Any environment where humans are present cannot be stress-free even from waiting, and while we respond in certain ways to past conditioning stressing out is almost an art form gone contagious infecting its victims with uninhibited reactivity. Observation simply tells all. We've had formidable teachers of stress - entities that all too often didn't know what they were doing and often still don't. I try to escape imagining a place, an experience, without parent, society, and religion.
Some sincerely wrong parents create stress not only for their kids but for themselves and others. One afternoon as I sat in the mall I glanced up and saw a mother yell furiously at her six-year-old boy who was bouncing a basketball she had purchased threatening to throw the ball in the garbage if he continued. I watched him whimper as the ball got stuffed in the shopping cart. As it was, I couldn't interfere, but I felt stress. It got me questioning why she would act like this. Was she aware of any other ways to deal with this situation? Was this drill sergeant style of behaviour something she experienced from her parents and now has transferred it to her kids? I'll leave this open for reader digestion.
On the same day, I saw another mom walking well ahead of her two three-year-old toddlers occasionally glancing backward as they skipped about exercising their curiosity in a new territory. The contrast between the behaviours of these two mothers was shocking because it revealed potentially far-reaching consequences. The learning has started. One course is fear, domination, resentment, suspicion, and the other course is confidence, curiosity, cooperation, and trust.
In a materialistic society where all aspects of our way of life are defined, taken for granted, categorized, labelled and censored, supposedly for our benefit, "people believe themselves to be dependent on what happens for their happiness, that is to say, dependent on form" (Tolle). Strictly representational art, for example, has its place but it's often chosen over expressive art because it defines form in the conservative, traditional sense without wavering to the sublime or the formless. These concepts largely untaught in our public schools suggest that restricting human imagination by removing curiosity and play dramatically widen the spectrum of collective and personal stress.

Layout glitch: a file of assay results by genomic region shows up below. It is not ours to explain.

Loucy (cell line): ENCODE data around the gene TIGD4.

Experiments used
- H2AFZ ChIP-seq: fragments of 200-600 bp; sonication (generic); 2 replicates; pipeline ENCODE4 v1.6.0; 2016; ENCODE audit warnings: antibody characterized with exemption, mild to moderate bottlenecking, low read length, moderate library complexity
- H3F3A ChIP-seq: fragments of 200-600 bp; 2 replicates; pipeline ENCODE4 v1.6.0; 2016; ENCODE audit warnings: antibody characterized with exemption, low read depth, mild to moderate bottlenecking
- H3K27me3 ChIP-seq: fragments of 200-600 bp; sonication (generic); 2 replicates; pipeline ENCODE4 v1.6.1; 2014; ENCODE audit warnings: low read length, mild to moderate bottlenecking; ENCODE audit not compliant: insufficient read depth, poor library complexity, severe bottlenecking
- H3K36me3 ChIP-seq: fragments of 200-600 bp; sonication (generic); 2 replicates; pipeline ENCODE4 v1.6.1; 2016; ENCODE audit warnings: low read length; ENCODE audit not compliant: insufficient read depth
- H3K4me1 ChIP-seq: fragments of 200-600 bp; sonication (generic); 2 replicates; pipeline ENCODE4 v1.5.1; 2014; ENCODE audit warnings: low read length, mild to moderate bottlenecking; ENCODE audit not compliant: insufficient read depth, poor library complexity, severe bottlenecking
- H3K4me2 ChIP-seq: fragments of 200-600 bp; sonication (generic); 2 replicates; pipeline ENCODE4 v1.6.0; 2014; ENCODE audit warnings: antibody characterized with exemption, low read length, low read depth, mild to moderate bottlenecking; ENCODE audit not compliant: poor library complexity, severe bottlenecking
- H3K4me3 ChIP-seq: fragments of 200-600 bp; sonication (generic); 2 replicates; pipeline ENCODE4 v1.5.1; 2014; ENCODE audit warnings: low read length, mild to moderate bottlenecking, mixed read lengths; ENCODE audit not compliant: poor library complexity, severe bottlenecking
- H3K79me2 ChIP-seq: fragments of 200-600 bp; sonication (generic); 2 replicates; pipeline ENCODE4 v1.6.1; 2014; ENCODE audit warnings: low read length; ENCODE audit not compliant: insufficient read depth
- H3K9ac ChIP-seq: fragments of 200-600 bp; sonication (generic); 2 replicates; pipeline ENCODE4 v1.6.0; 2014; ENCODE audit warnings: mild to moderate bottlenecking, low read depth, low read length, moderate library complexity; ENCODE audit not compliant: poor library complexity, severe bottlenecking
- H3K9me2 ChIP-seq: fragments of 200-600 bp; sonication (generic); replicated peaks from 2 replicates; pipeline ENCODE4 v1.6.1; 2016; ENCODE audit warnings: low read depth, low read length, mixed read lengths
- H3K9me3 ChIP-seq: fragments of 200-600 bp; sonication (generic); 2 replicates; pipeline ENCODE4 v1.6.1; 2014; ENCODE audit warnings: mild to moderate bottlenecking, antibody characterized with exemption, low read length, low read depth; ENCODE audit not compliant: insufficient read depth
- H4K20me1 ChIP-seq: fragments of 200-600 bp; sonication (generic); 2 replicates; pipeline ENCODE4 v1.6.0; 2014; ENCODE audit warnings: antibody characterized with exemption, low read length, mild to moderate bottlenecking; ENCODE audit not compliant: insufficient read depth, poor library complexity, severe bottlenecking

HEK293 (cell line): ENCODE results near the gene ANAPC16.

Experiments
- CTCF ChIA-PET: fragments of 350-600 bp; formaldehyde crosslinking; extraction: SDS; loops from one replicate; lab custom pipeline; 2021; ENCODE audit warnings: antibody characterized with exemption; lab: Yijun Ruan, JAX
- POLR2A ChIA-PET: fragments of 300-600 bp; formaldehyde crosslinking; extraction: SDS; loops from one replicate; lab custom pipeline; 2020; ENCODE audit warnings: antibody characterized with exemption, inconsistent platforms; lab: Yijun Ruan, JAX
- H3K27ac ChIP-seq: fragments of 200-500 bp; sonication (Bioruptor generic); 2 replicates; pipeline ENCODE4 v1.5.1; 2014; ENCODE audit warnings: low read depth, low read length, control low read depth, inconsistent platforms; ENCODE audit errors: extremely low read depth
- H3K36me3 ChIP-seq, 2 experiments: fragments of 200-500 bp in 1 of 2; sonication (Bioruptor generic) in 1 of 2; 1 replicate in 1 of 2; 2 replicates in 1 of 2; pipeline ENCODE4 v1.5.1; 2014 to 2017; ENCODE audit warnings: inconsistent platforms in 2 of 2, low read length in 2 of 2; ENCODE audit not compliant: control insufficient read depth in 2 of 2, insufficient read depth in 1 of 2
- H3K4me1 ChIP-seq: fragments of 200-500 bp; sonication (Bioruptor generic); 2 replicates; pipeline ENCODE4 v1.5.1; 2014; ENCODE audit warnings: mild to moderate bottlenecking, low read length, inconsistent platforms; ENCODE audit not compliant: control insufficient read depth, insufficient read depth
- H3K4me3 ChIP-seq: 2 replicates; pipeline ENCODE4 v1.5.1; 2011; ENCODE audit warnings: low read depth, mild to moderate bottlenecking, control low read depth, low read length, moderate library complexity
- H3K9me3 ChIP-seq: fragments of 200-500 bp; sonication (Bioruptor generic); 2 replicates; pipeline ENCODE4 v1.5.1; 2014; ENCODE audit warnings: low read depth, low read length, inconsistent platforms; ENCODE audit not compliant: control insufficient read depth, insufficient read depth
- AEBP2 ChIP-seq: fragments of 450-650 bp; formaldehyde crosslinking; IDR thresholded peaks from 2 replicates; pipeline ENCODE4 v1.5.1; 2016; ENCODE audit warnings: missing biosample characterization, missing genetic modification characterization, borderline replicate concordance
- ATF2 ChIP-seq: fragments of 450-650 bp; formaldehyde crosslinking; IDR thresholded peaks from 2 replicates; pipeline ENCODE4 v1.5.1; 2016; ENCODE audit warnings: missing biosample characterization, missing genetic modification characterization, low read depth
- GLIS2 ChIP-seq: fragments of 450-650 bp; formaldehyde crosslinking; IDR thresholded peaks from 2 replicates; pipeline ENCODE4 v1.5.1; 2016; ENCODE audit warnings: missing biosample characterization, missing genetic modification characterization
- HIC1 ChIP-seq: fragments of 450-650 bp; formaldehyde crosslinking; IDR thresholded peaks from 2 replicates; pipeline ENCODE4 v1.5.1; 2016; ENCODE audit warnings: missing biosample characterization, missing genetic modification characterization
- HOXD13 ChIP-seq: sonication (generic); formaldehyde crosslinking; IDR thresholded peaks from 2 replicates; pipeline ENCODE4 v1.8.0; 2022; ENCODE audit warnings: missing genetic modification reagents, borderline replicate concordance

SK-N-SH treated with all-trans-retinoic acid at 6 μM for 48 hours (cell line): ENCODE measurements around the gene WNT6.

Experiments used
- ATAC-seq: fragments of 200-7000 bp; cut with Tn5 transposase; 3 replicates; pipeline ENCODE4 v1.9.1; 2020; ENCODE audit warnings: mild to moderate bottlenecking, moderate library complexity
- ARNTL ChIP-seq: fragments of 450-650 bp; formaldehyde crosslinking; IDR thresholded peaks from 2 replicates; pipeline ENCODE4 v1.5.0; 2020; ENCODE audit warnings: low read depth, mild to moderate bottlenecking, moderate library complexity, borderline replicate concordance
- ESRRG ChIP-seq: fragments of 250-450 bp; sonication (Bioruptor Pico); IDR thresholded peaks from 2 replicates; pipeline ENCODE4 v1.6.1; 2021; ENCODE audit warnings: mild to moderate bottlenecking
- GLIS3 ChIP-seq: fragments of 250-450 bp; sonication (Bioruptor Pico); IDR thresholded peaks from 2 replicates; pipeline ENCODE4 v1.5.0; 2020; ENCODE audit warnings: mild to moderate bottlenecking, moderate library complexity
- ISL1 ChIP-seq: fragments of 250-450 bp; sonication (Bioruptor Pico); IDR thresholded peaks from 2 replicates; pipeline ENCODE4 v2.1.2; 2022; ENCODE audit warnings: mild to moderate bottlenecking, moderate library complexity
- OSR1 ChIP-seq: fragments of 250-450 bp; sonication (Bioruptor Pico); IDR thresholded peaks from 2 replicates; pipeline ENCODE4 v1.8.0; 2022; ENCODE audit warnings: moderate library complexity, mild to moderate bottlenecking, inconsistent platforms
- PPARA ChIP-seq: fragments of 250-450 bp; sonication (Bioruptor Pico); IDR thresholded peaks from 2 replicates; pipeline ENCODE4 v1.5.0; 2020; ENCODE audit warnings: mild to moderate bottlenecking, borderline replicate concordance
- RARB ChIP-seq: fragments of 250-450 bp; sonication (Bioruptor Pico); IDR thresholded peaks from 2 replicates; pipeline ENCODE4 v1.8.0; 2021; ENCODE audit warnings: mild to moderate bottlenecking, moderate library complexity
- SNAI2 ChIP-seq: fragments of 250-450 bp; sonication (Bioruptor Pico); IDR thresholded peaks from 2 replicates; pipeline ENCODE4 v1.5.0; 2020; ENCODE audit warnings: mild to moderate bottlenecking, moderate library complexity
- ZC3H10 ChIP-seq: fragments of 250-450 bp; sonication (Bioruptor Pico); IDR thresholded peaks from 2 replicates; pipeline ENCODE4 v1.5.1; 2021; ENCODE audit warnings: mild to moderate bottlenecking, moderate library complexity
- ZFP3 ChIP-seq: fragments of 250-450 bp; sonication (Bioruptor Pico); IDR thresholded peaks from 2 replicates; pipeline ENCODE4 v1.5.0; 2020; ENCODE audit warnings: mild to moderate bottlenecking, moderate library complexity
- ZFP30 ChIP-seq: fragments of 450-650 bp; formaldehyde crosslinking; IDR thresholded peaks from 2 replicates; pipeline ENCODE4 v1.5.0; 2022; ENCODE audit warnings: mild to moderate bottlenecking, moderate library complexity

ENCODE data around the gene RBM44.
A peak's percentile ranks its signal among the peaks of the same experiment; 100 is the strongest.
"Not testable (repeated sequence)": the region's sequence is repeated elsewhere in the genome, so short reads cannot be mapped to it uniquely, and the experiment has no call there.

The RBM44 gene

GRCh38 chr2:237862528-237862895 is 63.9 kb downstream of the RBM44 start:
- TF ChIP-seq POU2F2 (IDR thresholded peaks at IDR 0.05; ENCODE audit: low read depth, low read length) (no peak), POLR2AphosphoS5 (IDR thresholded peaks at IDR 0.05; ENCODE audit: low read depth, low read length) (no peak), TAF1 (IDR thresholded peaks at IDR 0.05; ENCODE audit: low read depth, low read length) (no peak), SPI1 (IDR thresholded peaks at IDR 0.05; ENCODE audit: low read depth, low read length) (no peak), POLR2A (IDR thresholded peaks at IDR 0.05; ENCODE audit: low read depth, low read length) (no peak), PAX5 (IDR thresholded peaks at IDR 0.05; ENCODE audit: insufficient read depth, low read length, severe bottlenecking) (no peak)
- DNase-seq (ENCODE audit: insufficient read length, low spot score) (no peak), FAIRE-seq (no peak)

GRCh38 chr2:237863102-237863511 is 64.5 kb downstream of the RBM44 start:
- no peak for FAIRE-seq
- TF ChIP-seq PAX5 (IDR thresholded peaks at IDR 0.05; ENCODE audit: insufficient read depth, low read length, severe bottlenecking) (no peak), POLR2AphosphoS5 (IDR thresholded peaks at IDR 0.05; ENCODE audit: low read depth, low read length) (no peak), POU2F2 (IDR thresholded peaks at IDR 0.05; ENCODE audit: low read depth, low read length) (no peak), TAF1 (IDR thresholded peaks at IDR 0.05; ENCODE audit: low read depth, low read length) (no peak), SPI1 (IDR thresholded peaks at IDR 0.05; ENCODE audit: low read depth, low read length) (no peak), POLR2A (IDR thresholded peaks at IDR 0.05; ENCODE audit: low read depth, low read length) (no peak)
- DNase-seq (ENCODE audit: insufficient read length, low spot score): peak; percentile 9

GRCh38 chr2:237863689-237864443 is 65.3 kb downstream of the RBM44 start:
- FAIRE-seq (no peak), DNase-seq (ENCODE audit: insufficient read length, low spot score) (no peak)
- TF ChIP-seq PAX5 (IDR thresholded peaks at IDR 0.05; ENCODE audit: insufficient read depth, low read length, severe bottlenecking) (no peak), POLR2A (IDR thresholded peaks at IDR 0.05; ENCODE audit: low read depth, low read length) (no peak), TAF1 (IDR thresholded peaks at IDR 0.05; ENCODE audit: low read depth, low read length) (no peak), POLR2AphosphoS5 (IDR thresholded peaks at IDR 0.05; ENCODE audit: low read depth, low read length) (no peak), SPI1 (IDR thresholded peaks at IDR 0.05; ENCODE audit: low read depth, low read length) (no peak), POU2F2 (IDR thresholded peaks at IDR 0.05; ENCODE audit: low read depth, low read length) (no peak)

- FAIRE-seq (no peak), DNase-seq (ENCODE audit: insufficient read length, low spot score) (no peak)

The exercising of authority, control, and domination in the guise of religion has been around since the beginning of civilization. Often conflicting with the kinds of freedoms we cherish such as thought, speech, and opportunities for creativity. Over a millennium, we have fought hard for these personal liberties. How can we estimate the degree of personal stress from artistic and religious repression and exclusion that authoritarianism has caused?
Stress is awareness of tension, the feeling that something is not right. Depending on my reaction I can live unabated with potentially adverse effects on my mood, my organs, my chemistry and my behaviour. I am hardest hit when I encounter a decision to choose between a fight or flight response to some form that reality has taken.
As awareness of previous learning patterns surface, alternatively, I can choose not to react. I could identify over and over with my story, its past and future, but who cares, except a hungry ego, and does all that matter in the long run? My friend, a retired firefighter, repeats to me almost daily when we have coffee in the mall, "Hang loose, kiddo. Whatever will be, will be!" With acceptance, I might live longer, but yes I resolve (without stress) not to be a victim. ©
John Lennon and Yoko Ono. "Imagine." 1971.
Tolle, Eckhart, Oneness With All Life - Treasury Edition Inspirational Selections from 'A new Earth', Penguin Group (USA) Inc., November 2009, p. 28.
Livingston, R. Evans, Doris Day, and Frank DeVol. Whatever Will Be, Will Be; We'll Love Again Que Sera, Sera. Philips, 1956. CD.